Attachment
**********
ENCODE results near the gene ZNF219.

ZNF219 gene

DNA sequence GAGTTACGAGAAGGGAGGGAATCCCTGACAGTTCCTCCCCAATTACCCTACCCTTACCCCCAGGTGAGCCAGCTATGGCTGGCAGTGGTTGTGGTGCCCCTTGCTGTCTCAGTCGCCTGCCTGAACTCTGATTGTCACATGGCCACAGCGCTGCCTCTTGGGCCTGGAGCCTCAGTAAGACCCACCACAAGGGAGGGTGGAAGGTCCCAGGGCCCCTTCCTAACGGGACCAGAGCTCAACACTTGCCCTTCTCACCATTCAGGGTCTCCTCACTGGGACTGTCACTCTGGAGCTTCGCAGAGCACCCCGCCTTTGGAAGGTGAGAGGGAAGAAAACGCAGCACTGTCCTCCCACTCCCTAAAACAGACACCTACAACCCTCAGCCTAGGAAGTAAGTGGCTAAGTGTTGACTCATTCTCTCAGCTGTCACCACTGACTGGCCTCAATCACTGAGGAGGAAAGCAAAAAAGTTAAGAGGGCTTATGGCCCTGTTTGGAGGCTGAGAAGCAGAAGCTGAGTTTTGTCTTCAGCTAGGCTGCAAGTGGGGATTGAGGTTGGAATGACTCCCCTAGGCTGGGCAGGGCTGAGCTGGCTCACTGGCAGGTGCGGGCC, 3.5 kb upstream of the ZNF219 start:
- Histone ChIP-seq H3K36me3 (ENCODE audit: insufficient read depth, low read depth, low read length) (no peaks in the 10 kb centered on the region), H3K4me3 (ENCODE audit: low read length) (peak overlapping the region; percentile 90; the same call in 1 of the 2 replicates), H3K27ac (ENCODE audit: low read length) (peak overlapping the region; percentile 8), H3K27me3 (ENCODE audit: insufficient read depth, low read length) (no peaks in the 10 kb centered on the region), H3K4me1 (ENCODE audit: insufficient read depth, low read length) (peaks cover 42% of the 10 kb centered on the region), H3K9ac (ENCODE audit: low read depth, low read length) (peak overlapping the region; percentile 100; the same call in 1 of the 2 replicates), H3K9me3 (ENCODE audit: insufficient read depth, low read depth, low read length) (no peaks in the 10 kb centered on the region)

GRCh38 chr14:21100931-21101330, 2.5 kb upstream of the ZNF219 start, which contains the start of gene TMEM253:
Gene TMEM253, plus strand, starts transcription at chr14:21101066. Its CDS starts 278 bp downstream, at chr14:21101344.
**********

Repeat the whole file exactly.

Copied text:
ENCODE results near the gene ZNF219.

ZNF219 gene

DNA sequence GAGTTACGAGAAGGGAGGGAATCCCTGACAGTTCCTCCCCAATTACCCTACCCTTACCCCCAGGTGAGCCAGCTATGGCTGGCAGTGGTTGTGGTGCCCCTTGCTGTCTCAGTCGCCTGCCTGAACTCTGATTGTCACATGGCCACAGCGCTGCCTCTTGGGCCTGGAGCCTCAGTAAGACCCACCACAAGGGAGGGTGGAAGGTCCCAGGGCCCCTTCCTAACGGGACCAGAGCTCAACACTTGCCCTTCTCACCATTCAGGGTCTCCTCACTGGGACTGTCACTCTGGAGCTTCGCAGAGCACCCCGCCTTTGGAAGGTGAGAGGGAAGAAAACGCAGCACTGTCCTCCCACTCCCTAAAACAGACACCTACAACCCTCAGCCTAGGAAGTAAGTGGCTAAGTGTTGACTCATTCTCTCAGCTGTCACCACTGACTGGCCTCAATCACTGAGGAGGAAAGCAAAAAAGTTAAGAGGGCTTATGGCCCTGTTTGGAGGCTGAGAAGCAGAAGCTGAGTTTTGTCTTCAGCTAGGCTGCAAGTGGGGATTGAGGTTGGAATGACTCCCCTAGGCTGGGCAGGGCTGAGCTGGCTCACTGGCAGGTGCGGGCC, 3.5 kb upstream of the ZNF219 start:
- Histone ChIP-seq H3K36me3 (ENCODE audit: insufficient read depth, low read depth, low read length) (no peaks in the 10 kb centered on the region), H3K4me3 (ENCODE audit: low read length) (peak overlapping the region; percentile 90; the same call in 1 of the 2 replicates), H3K27ac (ENCODE audit: low read length) (peak overlapping the region; percentile 8), H3K27me3 (ENCODE audit: insufficient read depth, low read length) (no peaks in the 10 kb centered on the region), H3K4me1 (ENCODE audit: insufficient read depth, low read length) (peaks cover 42% of the 10 kb centered on the region), H3K9ac (ENCODE audit: low read depth, low read length) (peak overlapping the region; percentile 100; the same call in 1 of the 2 replicates), H3K9me3 (ENCODE audit: insufficient read depth, low read depth, low read length) (no peaks in the 10 kb centered on the region)

GRCh38 chr14:21100931-21101330, 2.5 kb upstream of the ZNF219 start, which contains the start of gene TMEM253:
Gene TMEM253, plus strand, starts transcription at chr14:21101066. Its CDS starts 278 bp downstream, at chr14:21101344.